Background: Irritable bowel syndrome (IBS) is a common gastrointestinal disorder characterized by abdominal pain and bloating in association with altered bowel movements. Its pathogenesis and the underlying molecular mechanisms of visceral hyperalgesia remain elusive. Recent studies of somatic and other visceral pain models suggest a role for purinergic signaling mediated by the P2X receptor (P2XR) family.
Aims: To examine the role for P2XR signaling in the pathogenesis in a rat model of IBS-like visceral hyperalgesia.
Results: Visceral hypersensitivity was induced by colonic injection of 0.5% acetic acid (AA) in 10 day old rats and experiments were conducted at 8 weeks of age. Dorsal root ganglion (DRG) neurons innervating the colon were labeled by injection of DiI fluorescence into the colon wall. Visceral hypersensitivity was reversed by TNP-ATP, a potent P2X1, P2X3 and P2X2/3 receptor antagonist. Rapid application of ATP (20 µM) induced a fast inactivating current in colon specific DRG neurons from both control and AA-treated rats. There was a 2-fold-increase in the peak ATP responses in neurons from AA-treated rats. These currents were sensitive to TNP-ATP (100 nM). Under current-clamped conditions, ATP evoked a larger membrane depolarization in neurons from neonatal AA-treated rats than in controls. P2X3 receptor protein expression was significantly enhanced in colon specific DRGs 8 weeks after neonatal AA treatment.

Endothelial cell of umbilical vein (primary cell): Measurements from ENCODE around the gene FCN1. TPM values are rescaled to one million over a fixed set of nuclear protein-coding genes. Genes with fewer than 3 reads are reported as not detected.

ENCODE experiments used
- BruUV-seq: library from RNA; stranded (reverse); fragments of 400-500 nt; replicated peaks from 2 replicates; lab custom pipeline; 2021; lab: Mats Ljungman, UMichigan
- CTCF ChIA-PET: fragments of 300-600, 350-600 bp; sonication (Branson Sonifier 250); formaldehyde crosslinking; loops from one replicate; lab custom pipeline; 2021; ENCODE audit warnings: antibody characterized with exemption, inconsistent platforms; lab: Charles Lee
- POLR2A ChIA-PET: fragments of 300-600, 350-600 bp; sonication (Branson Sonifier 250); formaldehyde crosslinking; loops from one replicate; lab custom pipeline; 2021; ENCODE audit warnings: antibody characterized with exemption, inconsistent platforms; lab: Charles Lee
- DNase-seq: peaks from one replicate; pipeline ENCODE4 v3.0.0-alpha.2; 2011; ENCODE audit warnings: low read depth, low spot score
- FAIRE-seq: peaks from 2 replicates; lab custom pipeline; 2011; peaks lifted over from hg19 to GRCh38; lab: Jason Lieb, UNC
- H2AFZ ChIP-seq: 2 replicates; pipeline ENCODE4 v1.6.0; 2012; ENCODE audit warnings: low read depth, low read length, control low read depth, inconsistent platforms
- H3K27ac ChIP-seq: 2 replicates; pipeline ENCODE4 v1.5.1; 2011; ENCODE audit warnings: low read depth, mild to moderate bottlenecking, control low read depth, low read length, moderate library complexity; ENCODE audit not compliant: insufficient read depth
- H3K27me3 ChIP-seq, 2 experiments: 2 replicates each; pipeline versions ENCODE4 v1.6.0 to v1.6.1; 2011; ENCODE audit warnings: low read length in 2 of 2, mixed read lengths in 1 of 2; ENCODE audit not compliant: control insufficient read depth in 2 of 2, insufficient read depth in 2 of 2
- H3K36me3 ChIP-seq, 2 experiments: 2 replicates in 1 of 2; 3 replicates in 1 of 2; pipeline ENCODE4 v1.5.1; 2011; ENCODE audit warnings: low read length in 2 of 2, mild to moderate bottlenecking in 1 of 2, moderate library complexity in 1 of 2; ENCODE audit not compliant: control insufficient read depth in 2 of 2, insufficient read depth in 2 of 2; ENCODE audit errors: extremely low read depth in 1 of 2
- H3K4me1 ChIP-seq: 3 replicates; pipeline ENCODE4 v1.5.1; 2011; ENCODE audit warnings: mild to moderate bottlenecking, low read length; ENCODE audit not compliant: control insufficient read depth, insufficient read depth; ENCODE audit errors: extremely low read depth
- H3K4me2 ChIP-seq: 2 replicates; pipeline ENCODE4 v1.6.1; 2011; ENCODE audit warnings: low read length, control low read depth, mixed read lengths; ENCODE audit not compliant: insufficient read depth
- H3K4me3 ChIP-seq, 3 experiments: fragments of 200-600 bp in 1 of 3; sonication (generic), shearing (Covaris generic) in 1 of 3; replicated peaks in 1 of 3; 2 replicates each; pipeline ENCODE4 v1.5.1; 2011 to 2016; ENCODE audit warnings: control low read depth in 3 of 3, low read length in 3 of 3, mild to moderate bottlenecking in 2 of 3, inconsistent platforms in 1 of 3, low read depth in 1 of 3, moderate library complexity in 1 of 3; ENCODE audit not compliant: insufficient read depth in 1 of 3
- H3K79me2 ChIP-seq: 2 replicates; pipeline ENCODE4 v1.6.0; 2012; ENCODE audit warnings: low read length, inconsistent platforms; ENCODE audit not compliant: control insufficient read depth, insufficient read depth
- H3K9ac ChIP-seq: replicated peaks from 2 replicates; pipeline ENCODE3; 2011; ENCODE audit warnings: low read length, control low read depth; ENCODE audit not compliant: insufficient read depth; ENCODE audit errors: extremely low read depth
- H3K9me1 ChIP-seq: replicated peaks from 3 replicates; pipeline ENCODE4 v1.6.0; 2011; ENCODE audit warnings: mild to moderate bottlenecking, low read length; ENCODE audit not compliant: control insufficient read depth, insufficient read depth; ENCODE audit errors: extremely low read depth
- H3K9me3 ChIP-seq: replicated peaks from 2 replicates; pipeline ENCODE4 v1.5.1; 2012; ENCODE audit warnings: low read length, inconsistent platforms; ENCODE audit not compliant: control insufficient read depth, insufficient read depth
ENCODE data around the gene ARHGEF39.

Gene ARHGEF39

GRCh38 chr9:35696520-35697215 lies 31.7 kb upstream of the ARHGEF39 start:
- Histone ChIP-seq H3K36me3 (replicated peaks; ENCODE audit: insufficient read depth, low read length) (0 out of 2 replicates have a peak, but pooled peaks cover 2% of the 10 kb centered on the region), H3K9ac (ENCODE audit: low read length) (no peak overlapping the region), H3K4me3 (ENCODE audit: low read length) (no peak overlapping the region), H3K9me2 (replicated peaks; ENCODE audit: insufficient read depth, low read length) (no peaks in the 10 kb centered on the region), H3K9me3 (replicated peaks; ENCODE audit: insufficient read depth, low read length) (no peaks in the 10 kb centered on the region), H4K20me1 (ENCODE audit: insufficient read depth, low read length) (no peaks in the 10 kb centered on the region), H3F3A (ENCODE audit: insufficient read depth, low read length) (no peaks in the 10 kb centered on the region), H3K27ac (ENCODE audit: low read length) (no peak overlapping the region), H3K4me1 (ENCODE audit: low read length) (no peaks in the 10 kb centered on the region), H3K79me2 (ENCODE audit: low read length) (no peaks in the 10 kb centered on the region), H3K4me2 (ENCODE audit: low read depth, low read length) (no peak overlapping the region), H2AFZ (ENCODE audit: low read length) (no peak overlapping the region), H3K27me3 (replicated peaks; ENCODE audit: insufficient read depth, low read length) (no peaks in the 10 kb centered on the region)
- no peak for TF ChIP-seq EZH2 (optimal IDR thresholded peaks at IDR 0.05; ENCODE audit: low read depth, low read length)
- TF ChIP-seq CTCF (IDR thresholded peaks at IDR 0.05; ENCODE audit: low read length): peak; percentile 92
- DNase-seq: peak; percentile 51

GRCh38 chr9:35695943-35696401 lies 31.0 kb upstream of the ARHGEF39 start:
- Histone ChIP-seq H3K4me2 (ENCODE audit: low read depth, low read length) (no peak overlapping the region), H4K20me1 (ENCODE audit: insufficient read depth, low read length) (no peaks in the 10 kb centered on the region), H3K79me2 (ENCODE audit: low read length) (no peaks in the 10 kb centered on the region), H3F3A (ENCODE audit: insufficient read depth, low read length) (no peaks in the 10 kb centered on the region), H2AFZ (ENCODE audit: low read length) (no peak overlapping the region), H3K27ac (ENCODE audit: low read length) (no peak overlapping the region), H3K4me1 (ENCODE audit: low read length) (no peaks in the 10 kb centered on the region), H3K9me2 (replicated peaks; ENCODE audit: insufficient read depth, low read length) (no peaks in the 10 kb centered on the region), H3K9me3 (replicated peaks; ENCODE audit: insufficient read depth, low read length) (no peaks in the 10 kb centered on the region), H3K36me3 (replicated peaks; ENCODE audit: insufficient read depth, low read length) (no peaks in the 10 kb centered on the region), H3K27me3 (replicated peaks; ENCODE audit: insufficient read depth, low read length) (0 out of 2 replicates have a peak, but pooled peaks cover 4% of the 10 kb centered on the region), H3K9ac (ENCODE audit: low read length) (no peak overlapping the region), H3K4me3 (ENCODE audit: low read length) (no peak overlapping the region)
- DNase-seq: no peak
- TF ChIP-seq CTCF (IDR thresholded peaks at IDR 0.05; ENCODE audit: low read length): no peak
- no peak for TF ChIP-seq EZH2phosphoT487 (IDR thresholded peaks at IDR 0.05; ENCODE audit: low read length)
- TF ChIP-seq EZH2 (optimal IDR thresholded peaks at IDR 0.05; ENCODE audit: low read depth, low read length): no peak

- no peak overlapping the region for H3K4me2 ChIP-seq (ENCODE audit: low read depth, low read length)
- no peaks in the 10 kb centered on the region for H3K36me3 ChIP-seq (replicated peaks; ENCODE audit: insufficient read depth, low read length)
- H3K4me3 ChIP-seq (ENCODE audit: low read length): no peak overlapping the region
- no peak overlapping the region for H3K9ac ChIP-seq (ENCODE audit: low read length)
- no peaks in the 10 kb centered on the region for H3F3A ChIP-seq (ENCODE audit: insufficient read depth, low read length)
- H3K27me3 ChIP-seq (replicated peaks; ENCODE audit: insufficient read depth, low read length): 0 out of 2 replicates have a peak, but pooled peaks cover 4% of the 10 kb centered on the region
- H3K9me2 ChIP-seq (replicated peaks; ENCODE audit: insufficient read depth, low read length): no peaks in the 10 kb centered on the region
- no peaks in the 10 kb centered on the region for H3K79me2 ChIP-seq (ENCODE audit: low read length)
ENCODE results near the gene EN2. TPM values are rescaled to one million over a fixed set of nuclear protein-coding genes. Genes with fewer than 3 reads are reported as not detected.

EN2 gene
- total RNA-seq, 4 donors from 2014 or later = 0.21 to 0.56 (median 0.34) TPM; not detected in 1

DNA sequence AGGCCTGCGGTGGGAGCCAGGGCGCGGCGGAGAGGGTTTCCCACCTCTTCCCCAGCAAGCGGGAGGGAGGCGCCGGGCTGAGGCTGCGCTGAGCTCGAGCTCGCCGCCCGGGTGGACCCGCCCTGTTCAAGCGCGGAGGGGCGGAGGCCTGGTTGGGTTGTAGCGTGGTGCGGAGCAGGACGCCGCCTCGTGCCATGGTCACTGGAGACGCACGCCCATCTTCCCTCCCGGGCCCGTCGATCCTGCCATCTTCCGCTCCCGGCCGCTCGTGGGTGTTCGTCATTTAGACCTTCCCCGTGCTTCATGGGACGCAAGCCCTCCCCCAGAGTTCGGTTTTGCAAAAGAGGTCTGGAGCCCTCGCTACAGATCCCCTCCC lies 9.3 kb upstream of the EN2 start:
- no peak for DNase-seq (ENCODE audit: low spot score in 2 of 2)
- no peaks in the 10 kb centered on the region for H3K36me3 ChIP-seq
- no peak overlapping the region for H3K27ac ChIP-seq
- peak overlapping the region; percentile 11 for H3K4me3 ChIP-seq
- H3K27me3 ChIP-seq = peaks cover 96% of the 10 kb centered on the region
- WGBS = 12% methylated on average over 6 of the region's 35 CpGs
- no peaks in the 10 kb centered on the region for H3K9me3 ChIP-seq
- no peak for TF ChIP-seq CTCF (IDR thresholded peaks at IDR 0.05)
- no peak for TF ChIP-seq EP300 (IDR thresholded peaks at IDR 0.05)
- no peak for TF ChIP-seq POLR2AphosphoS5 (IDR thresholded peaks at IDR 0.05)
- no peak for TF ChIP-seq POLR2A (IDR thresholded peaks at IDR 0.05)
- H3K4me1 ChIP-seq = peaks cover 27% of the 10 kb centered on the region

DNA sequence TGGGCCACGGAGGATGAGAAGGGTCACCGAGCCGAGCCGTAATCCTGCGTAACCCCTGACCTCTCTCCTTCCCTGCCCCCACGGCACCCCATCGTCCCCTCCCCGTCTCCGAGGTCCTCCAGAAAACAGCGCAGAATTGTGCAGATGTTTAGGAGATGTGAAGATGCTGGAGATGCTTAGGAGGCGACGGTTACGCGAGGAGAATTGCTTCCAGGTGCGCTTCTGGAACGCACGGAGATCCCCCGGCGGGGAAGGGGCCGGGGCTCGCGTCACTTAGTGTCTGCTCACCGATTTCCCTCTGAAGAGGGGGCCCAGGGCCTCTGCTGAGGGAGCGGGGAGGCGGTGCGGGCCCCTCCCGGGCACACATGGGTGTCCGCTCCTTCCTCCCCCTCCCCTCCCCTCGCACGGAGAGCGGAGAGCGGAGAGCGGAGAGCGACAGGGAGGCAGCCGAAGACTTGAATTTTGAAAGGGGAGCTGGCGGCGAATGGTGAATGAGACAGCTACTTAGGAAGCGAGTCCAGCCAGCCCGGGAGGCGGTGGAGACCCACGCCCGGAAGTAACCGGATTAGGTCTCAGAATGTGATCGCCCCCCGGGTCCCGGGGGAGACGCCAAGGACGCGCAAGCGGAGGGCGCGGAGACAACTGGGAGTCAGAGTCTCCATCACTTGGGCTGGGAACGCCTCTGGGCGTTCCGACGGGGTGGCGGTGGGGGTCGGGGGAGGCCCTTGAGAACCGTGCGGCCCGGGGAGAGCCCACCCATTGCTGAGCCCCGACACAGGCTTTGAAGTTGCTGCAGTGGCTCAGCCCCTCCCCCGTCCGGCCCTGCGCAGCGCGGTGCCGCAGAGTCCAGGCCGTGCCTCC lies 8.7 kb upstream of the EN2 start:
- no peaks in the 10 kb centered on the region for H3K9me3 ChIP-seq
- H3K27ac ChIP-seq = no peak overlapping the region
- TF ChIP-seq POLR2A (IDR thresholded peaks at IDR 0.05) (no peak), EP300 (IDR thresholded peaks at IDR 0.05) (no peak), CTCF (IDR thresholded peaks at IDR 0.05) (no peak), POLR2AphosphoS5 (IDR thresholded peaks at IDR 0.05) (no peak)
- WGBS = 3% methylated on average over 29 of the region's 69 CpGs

Conclusions: These data suggest that the large enhancement of P2XR expression and function may contribute to the maintenance of visceral hypersensitivity, thus identifying a specific neurobiological target for the treatment of chronic visceral hyperalgesia.
- Acetic Acid
- Chronic Visceral Pain
- Dorsal Root Ganglion
- Irritable Bowel Syndrome
- P2X Receptor
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